Today, the number of internal audit functions involved in these three areas is lower (although KPMG and other firms have not updated their surveys, less formal studies show about half of companies are still using internal audit to perform SOX testing) and efficiencies have brought the level of effort down as well. Certainly, larger firms are more likely to have established internal control functions (or similar) within the corporate finance function that are responsible for the SOX program. But, the concern remains among a number of internal audit leaders.
While there is a risk, as expressed above by Deloitte and PwC, there are also significant benefits when internal audit makes a contribution to the SOX program. These include:
- Internal audit practitioners are experts in internal control and their experience and insights contribute to an efficient and effective SOX program.
- When internal audit performs testing on behalf of management, it is more likely to be relied on by the external auditors, and this can result in significant savings on audit fees.
- Internal audit can perform combined or integrated audits that include both SOX testing and non-SOX work. The total number of audits performed, each of which management has to support, is reduced.
- When internal audit tests SOX key controls, they are more likely to be able to recommend process and control enhancements than if the testing is performed by management.
- Internal audit is charged with providing assurance and consulting services on all major risks, including the risk of poor controls over financial reporting. They might be obliged to review and assess management’s testing if they don’t do it themselves, at greater cost to the company as a whole than if they did the testing.
Each company should weigh the risks and benefits of internal audit involvement in SOX. These considerations should be given significant attention by management and the board:
- It is critical that internal audit have the resources to meet their commitments as documented in their charter. Their ability to provide assurance and consulting services on the organization’s governance, risk management, and related control processes must not be impaired to the point that they cannot address issues of significance.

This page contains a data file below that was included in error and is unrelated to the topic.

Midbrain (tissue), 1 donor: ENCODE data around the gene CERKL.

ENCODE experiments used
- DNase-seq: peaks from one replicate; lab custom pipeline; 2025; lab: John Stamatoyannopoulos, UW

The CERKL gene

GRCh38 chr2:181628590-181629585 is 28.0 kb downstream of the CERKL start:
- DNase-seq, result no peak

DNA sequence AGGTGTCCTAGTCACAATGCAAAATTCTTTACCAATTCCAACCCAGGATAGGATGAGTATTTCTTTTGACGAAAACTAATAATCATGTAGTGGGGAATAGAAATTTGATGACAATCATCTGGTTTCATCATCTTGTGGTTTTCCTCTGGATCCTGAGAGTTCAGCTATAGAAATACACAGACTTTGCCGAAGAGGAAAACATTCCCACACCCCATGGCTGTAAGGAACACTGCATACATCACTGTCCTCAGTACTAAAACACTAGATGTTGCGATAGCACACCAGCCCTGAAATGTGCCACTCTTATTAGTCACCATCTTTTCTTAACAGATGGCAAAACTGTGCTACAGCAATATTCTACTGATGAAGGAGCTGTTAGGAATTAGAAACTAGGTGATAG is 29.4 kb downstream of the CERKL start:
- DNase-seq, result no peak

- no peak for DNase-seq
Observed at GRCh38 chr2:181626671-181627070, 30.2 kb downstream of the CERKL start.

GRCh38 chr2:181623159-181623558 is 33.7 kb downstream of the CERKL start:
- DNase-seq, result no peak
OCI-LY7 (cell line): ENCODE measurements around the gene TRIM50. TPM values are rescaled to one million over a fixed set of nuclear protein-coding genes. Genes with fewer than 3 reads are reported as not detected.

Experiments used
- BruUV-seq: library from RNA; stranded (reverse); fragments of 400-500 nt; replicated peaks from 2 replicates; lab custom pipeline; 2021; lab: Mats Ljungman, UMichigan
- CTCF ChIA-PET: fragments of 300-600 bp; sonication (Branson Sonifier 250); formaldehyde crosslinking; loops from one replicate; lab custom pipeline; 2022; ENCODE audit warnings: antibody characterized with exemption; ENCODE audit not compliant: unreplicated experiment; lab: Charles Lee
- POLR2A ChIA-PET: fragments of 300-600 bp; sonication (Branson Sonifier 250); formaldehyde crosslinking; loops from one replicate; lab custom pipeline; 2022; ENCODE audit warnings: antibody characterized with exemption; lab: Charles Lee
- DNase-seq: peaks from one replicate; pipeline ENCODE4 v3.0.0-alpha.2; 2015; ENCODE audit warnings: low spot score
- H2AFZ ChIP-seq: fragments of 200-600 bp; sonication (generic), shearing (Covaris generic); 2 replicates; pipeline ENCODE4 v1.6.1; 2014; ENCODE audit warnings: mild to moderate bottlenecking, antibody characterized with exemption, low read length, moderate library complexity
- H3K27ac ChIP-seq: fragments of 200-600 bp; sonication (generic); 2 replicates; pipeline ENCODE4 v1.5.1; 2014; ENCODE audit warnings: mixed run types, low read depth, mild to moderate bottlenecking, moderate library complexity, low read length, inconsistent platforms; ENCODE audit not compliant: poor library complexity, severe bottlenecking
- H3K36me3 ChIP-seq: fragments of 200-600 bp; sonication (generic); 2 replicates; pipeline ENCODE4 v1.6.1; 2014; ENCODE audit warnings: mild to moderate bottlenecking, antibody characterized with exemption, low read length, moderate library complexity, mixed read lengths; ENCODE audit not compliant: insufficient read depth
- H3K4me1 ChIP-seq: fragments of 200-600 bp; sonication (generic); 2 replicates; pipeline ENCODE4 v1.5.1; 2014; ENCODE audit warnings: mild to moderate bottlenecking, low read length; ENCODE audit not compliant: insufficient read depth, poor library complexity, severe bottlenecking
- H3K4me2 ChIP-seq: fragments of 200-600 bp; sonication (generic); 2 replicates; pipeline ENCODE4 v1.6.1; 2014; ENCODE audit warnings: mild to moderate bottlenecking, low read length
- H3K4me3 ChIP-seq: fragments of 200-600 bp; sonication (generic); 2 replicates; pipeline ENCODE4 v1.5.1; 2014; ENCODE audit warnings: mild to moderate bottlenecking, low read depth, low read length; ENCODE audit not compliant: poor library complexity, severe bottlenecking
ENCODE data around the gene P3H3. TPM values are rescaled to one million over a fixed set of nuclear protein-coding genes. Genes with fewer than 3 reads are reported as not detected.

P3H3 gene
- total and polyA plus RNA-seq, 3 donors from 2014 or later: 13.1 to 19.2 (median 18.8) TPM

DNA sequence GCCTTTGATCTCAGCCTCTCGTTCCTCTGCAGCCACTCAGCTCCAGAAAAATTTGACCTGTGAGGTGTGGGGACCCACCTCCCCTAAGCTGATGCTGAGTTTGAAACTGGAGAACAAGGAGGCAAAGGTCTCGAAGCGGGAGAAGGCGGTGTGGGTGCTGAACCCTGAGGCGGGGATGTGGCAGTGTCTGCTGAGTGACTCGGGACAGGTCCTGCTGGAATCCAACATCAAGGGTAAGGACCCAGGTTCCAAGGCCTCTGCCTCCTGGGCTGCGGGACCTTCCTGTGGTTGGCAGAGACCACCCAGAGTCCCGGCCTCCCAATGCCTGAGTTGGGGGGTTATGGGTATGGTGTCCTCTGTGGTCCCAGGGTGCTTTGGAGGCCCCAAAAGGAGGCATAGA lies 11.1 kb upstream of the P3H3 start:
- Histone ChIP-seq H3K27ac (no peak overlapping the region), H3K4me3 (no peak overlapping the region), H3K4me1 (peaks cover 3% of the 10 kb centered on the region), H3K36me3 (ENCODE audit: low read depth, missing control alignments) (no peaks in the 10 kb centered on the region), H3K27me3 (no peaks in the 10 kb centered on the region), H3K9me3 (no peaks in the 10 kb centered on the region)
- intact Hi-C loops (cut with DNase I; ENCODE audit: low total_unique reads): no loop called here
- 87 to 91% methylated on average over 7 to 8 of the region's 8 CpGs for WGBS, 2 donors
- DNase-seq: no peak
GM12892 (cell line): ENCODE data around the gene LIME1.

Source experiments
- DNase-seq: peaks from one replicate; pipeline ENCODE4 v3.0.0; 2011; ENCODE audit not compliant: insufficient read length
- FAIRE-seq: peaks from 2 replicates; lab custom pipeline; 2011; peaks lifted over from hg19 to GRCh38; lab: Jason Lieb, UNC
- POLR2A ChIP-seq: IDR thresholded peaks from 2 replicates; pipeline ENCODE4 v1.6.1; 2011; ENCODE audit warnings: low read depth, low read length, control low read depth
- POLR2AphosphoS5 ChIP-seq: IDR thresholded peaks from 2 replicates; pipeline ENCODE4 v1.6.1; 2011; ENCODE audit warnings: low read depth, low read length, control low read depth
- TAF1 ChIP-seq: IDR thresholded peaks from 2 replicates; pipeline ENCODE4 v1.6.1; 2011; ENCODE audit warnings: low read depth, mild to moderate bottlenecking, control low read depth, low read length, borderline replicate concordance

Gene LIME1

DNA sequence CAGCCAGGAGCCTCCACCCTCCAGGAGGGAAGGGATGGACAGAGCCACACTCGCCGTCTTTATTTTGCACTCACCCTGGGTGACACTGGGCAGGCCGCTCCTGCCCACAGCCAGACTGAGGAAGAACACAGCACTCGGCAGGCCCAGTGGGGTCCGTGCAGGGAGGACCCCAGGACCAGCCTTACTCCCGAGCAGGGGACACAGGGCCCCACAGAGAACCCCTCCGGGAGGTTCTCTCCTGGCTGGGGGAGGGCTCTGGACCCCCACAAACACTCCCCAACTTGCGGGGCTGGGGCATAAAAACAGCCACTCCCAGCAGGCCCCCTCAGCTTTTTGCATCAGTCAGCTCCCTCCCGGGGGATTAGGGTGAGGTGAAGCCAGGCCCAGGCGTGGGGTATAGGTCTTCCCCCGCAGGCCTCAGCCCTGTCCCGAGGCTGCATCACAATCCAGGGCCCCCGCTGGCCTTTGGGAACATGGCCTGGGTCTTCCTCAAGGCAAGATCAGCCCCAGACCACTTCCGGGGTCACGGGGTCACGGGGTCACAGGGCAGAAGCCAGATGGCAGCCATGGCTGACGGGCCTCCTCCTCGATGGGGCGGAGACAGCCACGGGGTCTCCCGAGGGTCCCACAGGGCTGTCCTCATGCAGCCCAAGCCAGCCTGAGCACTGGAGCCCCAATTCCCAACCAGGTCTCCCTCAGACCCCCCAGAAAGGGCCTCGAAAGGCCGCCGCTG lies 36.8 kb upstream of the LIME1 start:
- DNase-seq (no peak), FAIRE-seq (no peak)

- Internal audit may not perform a management function. It must remain independent and objective, consistent with IIA’s International Standards for the Professional Practice of Internal Auditing. It can, as a consulting service, facilitate the SOX program and provide day-to-day project management. It can also perform testing of key controls. However, the following are management functions that cannot be assigned to internal audit:
- Responsibility for the SOX assessment and program. These typically rest with the CEO and CFO.
- Making decisions relative to the SOX scope and program design. Internal audit may make recommendations but management should make the final decision in each case.
- Assessing whether a deficiency will be considered, for the purposes of management’s assessment of ICFR, a material weakness. Internal audit should share its opinion, but the decision rests with management.
- Assessing the overall adequacy of ICFR.
- The decision should be based on what is best for the company as a whole, considering cost, risk, value, and the need to points in (2) above. While most CFOs and corporate controllers are interested in assigning the work to internal audit, and internal audit professionals would prefer the work to be handled by finance staff, both need to put the interests of the company first.